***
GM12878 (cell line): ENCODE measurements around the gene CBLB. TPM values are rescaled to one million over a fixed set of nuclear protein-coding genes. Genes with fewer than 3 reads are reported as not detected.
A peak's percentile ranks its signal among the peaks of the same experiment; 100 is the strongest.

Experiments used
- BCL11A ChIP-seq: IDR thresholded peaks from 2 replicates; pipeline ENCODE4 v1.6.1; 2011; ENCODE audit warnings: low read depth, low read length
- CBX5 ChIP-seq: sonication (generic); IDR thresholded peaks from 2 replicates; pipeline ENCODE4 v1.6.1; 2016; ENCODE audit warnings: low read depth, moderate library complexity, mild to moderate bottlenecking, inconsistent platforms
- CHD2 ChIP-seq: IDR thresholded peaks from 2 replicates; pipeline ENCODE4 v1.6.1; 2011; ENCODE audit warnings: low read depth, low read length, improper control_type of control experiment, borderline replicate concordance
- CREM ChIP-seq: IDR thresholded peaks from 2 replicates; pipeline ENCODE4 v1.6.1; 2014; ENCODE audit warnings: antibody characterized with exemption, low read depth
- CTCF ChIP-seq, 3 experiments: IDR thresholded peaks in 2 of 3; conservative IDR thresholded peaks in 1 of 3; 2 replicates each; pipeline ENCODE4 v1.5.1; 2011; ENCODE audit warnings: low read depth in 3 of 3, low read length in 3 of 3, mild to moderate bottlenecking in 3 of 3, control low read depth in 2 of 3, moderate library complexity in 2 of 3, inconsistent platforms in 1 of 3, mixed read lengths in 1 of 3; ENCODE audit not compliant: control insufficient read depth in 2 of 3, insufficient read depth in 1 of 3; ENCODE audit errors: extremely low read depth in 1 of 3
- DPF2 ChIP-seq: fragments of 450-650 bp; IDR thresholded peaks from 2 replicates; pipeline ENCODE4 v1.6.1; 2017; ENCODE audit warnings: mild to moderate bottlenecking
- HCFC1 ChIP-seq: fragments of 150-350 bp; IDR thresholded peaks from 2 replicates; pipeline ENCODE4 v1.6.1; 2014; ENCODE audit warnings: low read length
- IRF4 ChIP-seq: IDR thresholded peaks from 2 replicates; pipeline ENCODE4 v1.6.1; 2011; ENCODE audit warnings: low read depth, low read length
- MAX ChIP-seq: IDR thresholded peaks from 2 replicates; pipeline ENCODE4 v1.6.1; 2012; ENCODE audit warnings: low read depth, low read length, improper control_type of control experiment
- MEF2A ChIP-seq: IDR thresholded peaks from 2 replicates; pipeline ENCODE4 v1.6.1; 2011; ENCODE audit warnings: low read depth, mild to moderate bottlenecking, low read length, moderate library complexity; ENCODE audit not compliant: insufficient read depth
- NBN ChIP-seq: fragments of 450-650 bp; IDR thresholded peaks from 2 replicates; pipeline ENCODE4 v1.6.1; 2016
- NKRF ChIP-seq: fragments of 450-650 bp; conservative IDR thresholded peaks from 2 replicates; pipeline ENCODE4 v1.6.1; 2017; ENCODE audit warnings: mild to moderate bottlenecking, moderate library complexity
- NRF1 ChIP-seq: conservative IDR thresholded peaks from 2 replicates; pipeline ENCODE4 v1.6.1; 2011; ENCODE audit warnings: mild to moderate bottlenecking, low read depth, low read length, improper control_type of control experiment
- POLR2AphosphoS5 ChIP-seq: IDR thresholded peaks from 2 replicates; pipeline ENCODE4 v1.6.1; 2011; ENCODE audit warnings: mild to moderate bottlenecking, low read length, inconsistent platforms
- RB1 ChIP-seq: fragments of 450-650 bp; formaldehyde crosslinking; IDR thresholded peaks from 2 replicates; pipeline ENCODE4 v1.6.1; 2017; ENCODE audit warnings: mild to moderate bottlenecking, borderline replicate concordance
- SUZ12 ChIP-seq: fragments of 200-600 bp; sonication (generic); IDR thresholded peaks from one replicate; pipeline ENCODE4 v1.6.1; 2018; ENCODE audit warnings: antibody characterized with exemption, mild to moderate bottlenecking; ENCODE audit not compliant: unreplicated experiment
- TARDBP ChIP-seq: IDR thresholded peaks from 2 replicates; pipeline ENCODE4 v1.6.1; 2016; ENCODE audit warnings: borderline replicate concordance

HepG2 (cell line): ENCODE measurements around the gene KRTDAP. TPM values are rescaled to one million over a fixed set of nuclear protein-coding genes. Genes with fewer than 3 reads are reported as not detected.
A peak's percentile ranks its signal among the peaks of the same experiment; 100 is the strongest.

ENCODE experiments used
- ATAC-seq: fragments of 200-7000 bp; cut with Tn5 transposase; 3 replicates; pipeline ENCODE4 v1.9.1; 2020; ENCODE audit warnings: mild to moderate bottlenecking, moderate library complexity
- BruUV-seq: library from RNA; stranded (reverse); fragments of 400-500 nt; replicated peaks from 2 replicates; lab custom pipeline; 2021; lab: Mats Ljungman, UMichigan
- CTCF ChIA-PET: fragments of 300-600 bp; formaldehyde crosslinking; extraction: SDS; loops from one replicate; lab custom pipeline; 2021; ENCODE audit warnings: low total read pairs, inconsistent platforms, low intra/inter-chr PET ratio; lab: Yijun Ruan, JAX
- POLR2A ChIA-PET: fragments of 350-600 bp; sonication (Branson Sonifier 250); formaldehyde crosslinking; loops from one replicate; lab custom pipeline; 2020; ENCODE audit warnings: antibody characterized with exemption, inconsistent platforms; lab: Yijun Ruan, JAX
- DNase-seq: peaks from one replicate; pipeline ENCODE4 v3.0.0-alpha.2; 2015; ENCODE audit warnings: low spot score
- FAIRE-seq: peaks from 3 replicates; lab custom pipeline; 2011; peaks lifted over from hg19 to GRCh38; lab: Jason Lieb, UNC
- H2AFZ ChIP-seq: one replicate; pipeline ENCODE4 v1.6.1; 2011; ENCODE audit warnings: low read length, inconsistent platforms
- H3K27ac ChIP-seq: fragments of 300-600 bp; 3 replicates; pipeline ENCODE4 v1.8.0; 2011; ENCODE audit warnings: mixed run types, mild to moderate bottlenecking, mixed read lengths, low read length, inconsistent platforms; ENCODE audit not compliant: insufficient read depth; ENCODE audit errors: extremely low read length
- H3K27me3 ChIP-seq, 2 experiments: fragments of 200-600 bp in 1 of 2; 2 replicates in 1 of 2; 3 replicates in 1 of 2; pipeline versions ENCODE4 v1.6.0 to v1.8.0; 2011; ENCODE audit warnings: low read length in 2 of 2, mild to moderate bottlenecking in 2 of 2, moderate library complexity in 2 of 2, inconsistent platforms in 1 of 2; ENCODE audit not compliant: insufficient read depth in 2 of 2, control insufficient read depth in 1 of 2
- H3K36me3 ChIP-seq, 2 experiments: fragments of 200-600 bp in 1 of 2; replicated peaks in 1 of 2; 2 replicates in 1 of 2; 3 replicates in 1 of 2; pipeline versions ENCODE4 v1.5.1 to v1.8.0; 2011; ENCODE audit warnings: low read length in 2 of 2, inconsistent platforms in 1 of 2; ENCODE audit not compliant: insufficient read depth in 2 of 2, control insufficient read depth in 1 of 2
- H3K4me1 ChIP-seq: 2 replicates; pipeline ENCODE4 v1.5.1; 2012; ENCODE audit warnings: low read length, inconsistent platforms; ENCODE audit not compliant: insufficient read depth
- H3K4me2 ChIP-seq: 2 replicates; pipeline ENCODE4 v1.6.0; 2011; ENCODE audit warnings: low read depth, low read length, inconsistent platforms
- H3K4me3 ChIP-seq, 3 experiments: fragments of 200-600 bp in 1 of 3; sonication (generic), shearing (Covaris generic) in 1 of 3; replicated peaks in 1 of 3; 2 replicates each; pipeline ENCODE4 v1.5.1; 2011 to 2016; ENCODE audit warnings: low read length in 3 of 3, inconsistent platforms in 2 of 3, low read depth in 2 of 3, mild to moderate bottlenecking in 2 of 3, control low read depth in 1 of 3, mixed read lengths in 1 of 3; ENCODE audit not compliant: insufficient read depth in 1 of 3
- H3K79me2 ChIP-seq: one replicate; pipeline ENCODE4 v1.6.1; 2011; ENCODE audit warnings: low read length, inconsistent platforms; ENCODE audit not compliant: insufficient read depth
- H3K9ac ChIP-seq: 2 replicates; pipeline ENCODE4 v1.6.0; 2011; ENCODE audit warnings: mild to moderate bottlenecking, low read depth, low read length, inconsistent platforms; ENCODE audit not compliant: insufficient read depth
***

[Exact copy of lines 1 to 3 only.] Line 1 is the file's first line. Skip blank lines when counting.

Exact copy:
GM12878 (cell line): ENCODE measurements around the gene CBLB. TPM values are rescaled to one million over a fixed set of nuclear protein-coding genes. Genes with fewer than 3 reads are reported as not detected.
A peak's percentile ranks its signal among the peaks of the same experiment; 100 is the strongest.

Experiments used